Second, Peter discusses our relationship with OUR CORNERSTONE. This discussion appears in 1 Peter 2:4-8. The imagery here is fascinating. Peter tells us that we come to God as living stones, precious to Him. However, He doesn’t want us so that we can sit around isolated like a rock garden. Instead, He wants to build us together into a spiritual house where we can offer sacrifices to Him through Jesus.
We don’t find meaning in life by ourselves. We find meaning in life as part of the church, and apart from one another, life can only be meaningless. Don’t be fooled into thinking that you’d be just fine without God’s people. The only purpose we can have is the purpose we share.
In this spiritual stonework, the cornerstone must be Jesus. Back in the day, apparently, the cornerstone was a stone with perfectly square edges, such that you could use those edges to line up the rest of the building. So too with Jesus.
If we want to be part of His spiritual temple, we have to line our lives up with Him. Our society is not the standard. Our friends are not the standard. Our Lord is the standard. What He says needs to go for us in everything.
Sadly, lining up with Jesus is not the alternative that most take. For us, he’s the cornerstone. Others, though, reject Him and find Him to be the stone that they stumble over. He says things and tells them to do things that they can’t accept.
As I said last week, if we think everything Jesus says is easy, we aren’t listening hard enough. However, whether we listen to the hard sayings of Jesus determines the course of our existence. If we hear Him, we are destined for everlasting glory. If we reject Him, we are destined for everlasting failure.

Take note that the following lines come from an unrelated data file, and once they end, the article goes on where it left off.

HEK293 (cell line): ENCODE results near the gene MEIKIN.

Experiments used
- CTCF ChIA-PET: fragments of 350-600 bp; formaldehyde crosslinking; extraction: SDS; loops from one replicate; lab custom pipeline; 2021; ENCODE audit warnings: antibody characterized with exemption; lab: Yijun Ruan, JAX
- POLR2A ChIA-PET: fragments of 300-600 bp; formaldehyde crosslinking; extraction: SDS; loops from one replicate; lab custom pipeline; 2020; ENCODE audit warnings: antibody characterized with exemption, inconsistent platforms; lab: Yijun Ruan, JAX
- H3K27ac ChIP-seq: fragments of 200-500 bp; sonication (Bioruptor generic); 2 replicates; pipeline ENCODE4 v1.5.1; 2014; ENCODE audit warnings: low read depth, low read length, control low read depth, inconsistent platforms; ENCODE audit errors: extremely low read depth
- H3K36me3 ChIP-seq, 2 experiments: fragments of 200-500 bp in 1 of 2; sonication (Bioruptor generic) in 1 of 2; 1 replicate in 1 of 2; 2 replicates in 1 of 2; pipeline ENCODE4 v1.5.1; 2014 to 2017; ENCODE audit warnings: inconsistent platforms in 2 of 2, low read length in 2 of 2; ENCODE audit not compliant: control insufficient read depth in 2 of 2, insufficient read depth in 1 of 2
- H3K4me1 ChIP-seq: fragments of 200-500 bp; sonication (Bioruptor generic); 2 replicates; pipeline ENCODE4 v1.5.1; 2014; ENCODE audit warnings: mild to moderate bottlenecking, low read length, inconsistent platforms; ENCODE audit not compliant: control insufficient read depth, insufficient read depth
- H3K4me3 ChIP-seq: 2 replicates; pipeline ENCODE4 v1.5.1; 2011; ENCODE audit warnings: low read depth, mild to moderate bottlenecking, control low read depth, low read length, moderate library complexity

The first option is possible, though only because we have been PREPARED FOR GOD’S PURPOSE. Let’s finish our reading with 1 Peter 2:9-10. In this text, Peter contrasts Christians with the world. They are doomed, but even now, we have been glorified with Christ. We are the spiritual race of Israel. Every one of us is part of His royal priesthood. Our whole nation has been consecrated to His service. We, and we alone, are His own special people.
From time to time, I’ll talk with Christians who like to run down the church and other Christians. They zero in on the flaws and imperfections, sneering at congregations of the Lord’s people. Brethren, people like that are judging what God has consecrated, and that is a very dangerous thing to do! When we deny the glory of His spiritual creation, we indict Him as a failure.
Because of our spiritual position, we can do something that no one else can do. We can proclaim the excellencies of the One who saved us. Indeed, that is precisely what we ought to do. We ought to give our lives over to declaring the glories of God. If we truly understand what we have in our salvation, we won’t be able to be quiet about it!
However, our special status shouldn’t give us a big head. We can do these things not because we are intrinsically fit to do them, but because God chose us as His people and poured out His mercy on us.
Sometimes, I think we get this mixed up. We put the burden of our salvation on our own shoulders and spend our lives worrying about whether we’re good enough. That’s a silly thing to worry about! Of course we’re not good enough. I’m not, you’re not, none of us are.
Instead, it is Christ who is enough, now and forever, and rather than worrying about our own goodness, we need to trust in His. Without Him, we never could succeed in the work to which we are called. With Him, we cannot fail.